By David Cruz
It’s hard to imagine that many people in some of the state’s hardest hit areas are enthused about tomorrow’s election, but if you’re one of those people who believes that elections are the life blood of democracy, then tomorrow is an important day and how we get through it will say a lot about the strength of our democracy.
“Honestly, I really think it should be postponed,” said Lisa Sanes, who works at Hoboken’s Multi-Service Center, where staff were clearing debris and trying to make their offices, which double as a polling place, presentable for tomorrow. “We have people that just got power on. Some people that don’t even have power. We have seniors who don’t have power who can’t leave their buildings to vote.”
Assemblyman Ruben Ramos, whose house was badly flooded, says his neighbors are actually enthusiastic about getting out to vote tomorrow.
“Today, three people approached me about where they’re voting tomorrow, so people definitely are aware there’s an election,” said Ramos. “I think they’re anxious to get the election over with after six/seven months of presidential campaigning.”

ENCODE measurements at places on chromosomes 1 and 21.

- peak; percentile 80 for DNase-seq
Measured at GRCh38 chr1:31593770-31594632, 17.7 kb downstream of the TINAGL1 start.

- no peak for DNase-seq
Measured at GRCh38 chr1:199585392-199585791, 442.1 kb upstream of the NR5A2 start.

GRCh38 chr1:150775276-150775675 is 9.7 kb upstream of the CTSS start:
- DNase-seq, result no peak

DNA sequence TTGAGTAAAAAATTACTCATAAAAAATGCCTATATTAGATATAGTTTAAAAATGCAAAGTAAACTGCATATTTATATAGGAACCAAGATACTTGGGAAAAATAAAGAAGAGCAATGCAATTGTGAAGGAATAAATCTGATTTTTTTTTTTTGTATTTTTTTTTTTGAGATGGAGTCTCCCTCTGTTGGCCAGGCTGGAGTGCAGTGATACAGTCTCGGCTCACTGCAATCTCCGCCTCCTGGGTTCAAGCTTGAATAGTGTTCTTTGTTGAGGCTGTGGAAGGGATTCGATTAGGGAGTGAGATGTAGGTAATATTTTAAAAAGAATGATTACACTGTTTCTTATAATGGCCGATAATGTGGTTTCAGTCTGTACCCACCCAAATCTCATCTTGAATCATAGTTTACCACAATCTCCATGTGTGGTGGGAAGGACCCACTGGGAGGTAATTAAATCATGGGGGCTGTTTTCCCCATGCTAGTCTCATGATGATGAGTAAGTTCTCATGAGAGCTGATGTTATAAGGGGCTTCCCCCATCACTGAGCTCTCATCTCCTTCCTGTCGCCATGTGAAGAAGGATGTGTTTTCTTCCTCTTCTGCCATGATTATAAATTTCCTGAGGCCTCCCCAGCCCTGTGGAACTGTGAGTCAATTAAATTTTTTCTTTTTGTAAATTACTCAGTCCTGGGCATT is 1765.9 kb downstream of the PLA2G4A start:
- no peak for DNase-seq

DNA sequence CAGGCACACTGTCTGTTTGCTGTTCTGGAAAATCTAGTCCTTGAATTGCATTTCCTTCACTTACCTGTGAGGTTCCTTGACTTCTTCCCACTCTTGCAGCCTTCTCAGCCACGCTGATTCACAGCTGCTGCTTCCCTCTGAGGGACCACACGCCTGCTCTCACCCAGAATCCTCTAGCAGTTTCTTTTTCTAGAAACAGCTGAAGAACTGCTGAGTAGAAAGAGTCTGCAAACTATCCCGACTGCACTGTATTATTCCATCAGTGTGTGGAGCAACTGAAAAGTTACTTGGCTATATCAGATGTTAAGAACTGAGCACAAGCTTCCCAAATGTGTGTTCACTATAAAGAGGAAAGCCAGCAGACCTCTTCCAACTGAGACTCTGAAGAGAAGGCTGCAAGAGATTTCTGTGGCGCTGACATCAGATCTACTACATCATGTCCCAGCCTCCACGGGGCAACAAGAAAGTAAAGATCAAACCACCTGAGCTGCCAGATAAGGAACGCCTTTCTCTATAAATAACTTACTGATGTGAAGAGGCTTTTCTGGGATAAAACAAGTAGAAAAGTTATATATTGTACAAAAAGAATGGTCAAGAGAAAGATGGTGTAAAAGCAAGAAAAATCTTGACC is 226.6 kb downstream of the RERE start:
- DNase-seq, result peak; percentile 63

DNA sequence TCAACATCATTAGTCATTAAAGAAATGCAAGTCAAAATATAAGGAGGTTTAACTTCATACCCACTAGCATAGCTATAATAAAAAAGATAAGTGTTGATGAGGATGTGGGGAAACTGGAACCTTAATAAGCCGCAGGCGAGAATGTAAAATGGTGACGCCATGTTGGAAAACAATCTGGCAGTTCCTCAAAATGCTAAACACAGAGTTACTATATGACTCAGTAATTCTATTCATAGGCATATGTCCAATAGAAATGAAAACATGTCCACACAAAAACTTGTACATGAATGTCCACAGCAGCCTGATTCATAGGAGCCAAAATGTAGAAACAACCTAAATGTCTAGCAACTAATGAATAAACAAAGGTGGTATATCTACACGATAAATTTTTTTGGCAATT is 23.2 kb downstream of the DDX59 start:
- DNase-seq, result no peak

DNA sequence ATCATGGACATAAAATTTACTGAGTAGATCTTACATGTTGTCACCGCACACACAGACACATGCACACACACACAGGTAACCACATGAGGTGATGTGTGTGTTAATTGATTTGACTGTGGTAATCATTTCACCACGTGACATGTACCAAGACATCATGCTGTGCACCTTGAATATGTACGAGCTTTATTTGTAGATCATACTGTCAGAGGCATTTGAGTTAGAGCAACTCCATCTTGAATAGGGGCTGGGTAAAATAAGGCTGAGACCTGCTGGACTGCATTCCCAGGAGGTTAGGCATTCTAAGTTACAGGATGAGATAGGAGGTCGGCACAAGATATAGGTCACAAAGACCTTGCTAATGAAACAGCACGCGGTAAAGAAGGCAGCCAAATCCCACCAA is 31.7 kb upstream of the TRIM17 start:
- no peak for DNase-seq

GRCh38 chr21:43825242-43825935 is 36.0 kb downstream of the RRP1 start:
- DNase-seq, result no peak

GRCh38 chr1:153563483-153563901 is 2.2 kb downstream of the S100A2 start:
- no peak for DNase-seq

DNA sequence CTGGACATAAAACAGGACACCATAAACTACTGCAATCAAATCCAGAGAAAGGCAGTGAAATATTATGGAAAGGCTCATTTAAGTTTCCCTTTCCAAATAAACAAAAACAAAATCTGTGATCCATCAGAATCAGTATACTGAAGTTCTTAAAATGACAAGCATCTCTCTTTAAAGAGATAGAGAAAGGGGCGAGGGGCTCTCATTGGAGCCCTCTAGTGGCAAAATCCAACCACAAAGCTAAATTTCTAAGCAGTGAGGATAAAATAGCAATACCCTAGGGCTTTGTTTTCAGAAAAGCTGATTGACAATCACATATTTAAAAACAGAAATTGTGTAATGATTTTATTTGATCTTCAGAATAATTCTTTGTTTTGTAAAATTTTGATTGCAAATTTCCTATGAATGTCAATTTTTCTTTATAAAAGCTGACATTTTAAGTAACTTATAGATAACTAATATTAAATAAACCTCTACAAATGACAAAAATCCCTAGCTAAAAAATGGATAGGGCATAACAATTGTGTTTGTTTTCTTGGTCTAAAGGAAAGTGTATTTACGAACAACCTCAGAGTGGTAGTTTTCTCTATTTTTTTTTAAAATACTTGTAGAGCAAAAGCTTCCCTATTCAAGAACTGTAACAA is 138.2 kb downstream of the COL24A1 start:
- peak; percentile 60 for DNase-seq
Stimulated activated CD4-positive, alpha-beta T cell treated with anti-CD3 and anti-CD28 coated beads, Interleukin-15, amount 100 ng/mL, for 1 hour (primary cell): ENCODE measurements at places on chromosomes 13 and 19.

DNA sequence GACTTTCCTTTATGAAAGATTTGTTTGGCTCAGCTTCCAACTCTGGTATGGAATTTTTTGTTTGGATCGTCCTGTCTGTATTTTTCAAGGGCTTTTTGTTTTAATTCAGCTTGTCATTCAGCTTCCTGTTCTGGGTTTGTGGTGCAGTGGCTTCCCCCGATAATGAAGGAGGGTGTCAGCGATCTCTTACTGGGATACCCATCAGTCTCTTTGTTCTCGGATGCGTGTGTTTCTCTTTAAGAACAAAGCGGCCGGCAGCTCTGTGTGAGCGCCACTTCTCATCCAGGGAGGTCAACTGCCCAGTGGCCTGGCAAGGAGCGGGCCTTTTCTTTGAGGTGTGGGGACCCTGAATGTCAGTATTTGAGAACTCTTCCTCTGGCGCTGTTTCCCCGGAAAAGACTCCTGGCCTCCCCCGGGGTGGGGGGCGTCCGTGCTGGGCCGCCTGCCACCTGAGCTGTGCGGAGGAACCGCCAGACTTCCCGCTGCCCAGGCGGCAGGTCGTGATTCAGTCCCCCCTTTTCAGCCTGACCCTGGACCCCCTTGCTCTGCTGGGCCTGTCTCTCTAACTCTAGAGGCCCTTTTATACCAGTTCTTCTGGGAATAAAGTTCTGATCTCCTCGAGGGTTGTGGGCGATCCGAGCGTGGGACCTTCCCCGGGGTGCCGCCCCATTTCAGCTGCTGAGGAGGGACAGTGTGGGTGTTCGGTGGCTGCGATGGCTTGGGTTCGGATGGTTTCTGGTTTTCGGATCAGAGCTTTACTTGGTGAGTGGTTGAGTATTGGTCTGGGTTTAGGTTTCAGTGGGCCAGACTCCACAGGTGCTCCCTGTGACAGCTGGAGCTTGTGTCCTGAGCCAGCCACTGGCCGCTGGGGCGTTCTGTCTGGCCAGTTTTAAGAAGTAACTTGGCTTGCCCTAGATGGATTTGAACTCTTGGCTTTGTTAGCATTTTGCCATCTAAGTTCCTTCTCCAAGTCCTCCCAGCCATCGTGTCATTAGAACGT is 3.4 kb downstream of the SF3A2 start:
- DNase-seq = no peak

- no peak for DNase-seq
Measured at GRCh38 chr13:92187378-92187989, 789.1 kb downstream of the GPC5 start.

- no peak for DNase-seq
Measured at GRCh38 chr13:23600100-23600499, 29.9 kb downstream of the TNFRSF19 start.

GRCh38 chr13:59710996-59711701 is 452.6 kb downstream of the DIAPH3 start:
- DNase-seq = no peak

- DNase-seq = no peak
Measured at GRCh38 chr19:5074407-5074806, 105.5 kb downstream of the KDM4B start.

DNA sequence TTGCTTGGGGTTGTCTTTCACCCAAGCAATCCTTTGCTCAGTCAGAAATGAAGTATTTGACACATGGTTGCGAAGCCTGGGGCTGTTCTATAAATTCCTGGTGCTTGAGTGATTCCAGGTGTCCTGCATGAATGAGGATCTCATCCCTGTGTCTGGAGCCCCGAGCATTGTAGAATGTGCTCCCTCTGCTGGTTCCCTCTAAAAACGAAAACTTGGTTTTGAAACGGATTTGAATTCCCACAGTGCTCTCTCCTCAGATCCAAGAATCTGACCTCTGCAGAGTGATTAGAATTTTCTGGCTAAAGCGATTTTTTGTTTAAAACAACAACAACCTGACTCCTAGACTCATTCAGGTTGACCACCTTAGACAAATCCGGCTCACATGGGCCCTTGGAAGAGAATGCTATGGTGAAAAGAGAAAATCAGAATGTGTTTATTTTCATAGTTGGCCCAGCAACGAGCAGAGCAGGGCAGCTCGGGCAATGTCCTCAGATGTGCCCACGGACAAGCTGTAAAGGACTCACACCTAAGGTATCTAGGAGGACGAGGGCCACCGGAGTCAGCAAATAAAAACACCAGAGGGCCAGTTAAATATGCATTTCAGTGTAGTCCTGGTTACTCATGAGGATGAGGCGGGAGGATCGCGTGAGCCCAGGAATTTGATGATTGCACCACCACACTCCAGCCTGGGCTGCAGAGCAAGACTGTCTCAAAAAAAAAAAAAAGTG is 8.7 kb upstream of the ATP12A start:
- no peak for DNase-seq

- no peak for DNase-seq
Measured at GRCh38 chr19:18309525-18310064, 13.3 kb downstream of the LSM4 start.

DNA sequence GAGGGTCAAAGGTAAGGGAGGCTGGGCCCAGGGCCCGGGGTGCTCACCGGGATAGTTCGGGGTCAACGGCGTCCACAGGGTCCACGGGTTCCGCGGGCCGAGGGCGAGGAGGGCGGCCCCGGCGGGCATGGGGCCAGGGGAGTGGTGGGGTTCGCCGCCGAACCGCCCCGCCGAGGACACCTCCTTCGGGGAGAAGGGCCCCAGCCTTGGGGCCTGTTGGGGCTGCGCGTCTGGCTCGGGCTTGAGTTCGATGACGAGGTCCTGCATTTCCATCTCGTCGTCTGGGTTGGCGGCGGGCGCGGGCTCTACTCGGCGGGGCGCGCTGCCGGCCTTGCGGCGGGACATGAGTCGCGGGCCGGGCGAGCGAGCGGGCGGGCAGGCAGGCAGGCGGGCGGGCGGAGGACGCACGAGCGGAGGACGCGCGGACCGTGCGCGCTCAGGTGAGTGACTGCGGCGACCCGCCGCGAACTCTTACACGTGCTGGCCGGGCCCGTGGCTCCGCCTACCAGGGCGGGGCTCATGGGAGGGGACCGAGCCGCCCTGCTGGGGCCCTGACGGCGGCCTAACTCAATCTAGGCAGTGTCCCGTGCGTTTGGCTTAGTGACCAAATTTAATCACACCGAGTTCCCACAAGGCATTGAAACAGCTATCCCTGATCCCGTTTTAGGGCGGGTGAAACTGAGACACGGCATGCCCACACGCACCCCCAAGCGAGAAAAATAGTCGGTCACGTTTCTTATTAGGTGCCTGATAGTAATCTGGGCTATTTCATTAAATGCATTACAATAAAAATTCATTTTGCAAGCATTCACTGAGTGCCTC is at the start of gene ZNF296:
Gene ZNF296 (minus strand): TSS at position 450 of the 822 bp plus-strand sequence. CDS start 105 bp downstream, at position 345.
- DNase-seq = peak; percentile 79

While officials have been encouraging early voting, and some people did take advantage county clerks offices in Jersey City and Newark, the vast majority of voters are expected to vote in the traditional way — at polling places, and the scramble is on to get them ready. In Essex County, Clerk Chris Durkin says they’re making progress there.
“You know, we’ve seen over the last three days more than 3,000 people come into the hall of records to vote by mail, to vote early, and they’ve come by car, by foot, by bike. They’ve come in wheelchairs,” said Durkin.
In addition to extending the deadline for vote by mail ballots, the state is allowing displaced voters to cast their ballots by fax or even e-mail. Where polling places are uninhabitable — and there are still hundreds of those around the state — the National Guard will set up mobile voting stations. You can get more information on that at the state’s website or by calling 877-NJVOTER.
Efforts to get polling places on line are continuing and will continue well into the night. Officials say if you are still unclear where your polling place will be, you can text the word “where” to 877-877.